Rich folks have it easy.
Those with the means can go to their couturier or tailor and have everything from evening gowns and bespoke tuxes to everyday career ensembles (assuming one has to actually “work”) created to fit their bodies flawlessly, assuring that they always look their best. As technology evolves, even the prices of made-to-measure tailoring have been driven down, allowing (mostly) men to get a suit from a company like Indochino for just under US$500 retail. American shirting brand Scott Barber is working with apparel tech company Formcut to introduce an iOS-based simple scanning technology to its retail accounts that results in a made-to-measure dress shirt (at around US$145 retail) being delivered to a customer within twelve days. The rest of us, particularly consumers who shop in the more value-oriented part of the market, just have to make do.
Readers of this newsletter know that garment sizing can vary wildly, even within a particular brand, especially if the same style is made in various factories across a global supply chain. Clothes are bought, returned, or exchanged and often end up tossed in a landfill adding to our planet’s environmental woes.
A recent story on earth.org reported that 92 million tons of apparel waste are disposed of each year and goes on to say that many items are only worn “seven to ten times before being tossed.” What about the many garments that don’t even get worn at all because the fit isn’t quite right?
That doesn’t even get into the amount of waste that is generated within the design process as samples are created, rejected, refitted, etc. As the apparel industry adopts digital design processes, thereby creating fewer samples, it not only has the potential to be more streamlined and cost-effective, but it also has potential to have long-term impact on the environment.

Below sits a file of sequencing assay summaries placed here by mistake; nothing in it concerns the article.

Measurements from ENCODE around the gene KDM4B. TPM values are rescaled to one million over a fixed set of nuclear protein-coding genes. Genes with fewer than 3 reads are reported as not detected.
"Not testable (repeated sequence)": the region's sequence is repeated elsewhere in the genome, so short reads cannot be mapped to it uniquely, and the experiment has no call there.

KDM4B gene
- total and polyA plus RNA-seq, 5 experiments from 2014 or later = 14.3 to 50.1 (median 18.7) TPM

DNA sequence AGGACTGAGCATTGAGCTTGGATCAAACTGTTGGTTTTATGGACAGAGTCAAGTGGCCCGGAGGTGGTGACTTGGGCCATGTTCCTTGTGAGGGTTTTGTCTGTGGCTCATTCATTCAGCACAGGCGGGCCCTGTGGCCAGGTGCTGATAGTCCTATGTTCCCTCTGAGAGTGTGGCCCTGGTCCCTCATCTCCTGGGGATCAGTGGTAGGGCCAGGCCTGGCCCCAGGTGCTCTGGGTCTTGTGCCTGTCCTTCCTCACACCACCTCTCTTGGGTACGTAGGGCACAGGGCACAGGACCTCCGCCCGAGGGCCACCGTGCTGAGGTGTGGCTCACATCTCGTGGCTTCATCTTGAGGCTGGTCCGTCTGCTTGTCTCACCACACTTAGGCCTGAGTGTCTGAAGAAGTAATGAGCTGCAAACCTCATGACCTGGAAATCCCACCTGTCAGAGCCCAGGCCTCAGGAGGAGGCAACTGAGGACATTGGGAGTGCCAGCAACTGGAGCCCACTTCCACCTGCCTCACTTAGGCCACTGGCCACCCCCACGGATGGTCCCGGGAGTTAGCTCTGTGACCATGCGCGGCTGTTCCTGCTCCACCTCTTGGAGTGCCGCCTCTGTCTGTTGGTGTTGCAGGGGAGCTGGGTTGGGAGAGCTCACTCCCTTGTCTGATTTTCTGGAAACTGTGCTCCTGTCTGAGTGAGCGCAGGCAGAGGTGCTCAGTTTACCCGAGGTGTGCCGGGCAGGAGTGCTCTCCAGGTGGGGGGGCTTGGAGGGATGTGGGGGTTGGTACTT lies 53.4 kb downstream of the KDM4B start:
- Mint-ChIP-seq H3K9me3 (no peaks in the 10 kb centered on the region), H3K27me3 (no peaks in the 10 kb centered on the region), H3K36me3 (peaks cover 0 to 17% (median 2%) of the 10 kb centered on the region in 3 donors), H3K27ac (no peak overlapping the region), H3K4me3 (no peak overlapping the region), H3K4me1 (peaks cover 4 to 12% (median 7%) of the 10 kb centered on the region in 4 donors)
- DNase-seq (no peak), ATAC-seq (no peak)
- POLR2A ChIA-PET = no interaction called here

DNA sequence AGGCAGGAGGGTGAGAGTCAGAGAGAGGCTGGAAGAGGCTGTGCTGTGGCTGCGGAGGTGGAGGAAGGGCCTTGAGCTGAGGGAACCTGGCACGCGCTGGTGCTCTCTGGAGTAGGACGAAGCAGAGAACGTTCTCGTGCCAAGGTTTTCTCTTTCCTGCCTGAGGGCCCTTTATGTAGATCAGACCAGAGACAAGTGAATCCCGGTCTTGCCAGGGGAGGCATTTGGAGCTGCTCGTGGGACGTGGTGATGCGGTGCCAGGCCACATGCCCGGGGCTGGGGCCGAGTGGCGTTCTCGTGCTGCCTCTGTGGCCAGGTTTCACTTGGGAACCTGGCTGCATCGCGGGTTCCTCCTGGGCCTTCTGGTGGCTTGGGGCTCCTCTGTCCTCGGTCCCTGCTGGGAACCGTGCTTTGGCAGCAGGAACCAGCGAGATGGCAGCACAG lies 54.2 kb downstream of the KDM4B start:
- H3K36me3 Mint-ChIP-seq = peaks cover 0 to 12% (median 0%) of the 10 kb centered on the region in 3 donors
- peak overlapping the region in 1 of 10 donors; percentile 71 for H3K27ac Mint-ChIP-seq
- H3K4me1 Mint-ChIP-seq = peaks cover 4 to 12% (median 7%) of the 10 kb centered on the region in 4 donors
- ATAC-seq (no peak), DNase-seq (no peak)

Twenty-year old global consulting company Alvanon specializes in garment sizing and fit. It’s “a global technology company focused on the body and its application and implications in the apparel industry.”
While it makes and sells actual fitting forms, its focus from the start was using 3D technology to design those forms, with the idea that, eventually, those forms would become a digital product for use in 3D design. The company launched its newest 3D product, the North America Women’s Standard in June.
Within the standard are several variations, including the Standard/6, Standard Plus 20W, Bold Curve/6, Bold Curve Plus 20W, and Athletic/6 ranges. Beyond these standards (which are primarily focused on women in the United States and Canada), the company also offers standards for adults and children in China, adults and children in Europe, and this drop completes adults and children for North America, as well as standards for Japan.
The forms are compatible with most leading design software tools, including Browzwear, CLO, Optitex, Lectra, Shima Seiki, and more.
“We’ve had most of our really large drops and are now moving into special areas like short men, petite women, big, and extended size European,” says Emily Robertson-Hood, a senior consultant at Alvanon. Looking forward, Robertson-Hood says sights are set on the Middle East (which may be a challenge because the population won’t allow body scanning), and India.
Don Howard, Alvanon’s executive director of consulting, said, “We acknowledge that there are changes in the population in terms of body size and shape. There’s a change in demand of size coverage and the ever-evolving technology and use features. If you don’t have a standard, there’s no logical basis for decision making. Even beyond the traditional use of standards, we’re also talking about line planning, marketing, and selling.”